The biggest sex discrimination claim yet filed with a British employment tribunal was dramatically withdrawn yesterday.
Claire Bright, the former head of asset and liability management in the treasury department at HBOS, was seeking £11m from the banking group after filing sex discrimination and victimisation claims last December.
But yesterday the bank issued a statement saying all the claims had been dropped and no compensation was being paid to Ms Bright, who is no longer working at HBOS, where she oversaw a budget of £140m.
The statement said: "HBOS can confirm that the Employment Tribunal claims brought against it by Claire Bright have been withdrawn.
"Ms Bright has accepted that her allegations of discrimination, victimisation and bullying against HBOS or any of its employees during the course of her employment or afterwards were unfounded and they have been withdrawn without any compensation in respect of the allegations."
In the case Ms Bright had claimed she was suspended in October 2005 when she made a complaint about her boss Cliff Pattenden, after a clash with him over her working from home. The claim stated that she was then prevented from returning to work in January.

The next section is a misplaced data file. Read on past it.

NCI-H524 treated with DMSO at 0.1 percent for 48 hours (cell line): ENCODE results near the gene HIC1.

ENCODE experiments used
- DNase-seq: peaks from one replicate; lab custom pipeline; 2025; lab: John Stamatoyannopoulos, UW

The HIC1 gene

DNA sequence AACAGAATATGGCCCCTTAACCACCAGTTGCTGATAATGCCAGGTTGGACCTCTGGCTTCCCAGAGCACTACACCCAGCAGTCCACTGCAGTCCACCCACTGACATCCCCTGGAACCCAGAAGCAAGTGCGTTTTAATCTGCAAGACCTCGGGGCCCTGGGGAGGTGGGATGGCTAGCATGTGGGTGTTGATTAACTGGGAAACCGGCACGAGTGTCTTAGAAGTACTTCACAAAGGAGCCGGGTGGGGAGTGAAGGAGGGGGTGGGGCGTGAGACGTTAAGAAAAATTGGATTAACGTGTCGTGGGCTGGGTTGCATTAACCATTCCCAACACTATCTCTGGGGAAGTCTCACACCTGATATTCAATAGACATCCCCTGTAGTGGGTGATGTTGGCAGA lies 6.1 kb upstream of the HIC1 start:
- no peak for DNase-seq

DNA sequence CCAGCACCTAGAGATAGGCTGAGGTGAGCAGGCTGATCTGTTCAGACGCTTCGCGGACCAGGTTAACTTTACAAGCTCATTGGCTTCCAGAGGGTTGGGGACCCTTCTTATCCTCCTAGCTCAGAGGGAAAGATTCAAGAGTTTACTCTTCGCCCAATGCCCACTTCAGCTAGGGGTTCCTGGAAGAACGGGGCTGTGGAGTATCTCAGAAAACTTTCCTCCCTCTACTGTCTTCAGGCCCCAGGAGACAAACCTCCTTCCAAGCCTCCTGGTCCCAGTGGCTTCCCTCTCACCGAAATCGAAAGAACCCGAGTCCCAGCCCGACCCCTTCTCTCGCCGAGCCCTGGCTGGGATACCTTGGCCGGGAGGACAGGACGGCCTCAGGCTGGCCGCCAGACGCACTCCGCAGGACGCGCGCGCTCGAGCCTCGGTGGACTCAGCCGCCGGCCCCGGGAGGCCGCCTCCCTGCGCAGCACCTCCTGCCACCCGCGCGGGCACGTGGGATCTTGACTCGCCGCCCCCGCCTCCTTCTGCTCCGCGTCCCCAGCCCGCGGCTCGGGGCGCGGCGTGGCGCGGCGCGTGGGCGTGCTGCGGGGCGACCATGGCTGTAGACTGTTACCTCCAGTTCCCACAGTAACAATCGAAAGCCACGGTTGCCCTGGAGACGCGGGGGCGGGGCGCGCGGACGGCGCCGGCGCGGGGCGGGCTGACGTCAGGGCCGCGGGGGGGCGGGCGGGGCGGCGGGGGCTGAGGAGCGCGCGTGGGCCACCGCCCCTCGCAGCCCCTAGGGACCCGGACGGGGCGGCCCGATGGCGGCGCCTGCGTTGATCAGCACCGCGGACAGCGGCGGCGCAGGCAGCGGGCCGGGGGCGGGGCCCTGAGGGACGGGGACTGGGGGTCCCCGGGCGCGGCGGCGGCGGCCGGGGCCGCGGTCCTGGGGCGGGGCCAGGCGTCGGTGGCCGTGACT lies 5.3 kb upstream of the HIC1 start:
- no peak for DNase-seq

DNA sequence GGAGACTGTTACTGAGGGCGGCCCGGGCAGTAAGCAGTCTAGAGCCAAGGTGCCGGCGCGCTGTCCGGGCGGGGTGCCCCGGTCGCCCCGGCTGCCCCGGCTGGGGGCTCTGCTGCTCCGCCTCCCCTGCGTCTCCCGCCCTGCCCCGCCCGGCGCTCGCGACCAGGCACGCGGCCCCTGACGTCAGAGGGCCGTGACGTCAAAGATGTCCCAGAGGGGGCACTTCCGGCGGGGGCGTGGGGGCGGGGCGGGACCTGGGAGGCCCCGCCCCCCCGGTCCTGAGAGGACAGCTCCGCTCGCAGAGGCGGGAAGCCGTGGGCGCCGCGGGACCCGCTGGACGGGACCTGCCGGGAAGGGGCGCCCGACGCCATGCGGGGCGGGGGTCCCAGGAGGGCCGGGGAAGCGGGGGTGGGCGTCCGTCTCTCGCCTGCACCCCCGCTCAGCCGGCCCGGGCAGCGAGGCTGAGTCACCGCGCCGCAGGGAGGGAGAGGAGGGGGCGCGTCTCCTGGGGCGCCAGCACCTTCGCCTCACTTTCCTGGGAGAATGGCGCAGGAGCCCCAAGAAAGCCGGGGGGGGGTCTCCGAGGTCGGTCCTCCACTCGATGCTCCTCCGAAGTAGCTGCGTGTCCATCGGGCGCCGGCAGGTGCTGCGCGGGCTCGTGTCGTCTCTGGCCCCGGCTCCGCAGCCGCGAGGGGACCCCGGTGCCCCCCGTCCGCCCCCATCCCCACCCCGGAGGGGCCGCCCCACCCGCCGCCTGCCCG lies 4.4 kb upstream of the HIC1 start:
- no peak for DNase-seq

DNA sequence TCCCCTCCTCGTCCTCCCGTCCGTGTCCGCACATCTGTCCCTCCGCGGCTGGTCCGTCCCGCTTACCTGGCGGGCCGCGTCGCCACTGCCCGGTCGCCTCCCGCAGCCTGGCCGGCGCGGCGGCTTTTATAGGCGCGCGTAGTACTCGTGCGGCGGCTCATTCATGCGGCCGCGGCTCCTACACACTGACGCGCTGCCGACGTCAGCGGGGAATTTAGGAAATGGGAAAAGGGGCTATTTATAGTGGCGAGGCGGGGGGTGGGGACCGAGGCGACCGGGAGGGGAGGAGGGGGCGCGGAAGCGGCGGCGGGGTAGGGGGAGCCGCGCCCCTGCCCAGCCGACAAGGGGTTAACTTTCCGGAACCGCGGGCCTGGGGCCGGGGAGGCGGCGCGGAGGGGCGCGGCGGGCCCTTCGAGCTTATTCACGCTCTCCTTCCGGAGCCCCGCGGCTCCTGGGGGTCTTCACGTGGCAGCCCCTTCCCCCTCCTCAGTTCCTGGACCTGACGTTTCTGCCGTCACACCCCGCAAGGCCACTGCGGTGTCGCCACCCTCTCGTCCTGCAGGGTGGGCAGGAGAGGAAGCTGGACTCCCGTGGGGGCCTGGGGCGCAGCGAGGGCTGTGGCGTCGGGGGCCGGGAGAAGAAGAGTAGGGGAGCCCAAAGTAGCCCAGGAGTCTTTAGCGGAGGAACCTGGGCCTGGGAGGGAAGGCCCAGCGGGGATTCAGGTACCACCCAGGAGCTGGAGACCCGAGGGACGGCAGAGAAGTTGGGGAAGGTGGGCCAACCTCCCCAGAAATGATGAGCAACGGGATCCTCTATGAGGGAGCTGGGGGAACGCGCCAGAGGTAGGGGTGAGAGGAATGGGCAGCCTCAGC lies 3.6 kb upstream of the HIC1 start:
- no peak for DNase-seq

The £600,000-a-year banker, who juggled her career with bringing up three children, had accused her boss of behaving like a "mini Hitler". The case brought by Ms Bright featured a number of sharply critical allegations about his and the bank's conduct.
But HBOS had always insisted it would vigorously defend its position should the case reach the tribunal. It had been due to be heard at Stratford Employment Tribunal in East London soon. Ms Bright's lawyer was unavailable for comment yesterday afternoon and HBOS said it had agreed not to speak further on the case.
Banks have been increasingly willing to fight such high-profile claims in recent years. The previous highest claim was brought against Merrill Lynch by banker Stephanie Villalba. She sought £7.5m but was also unsuccessful.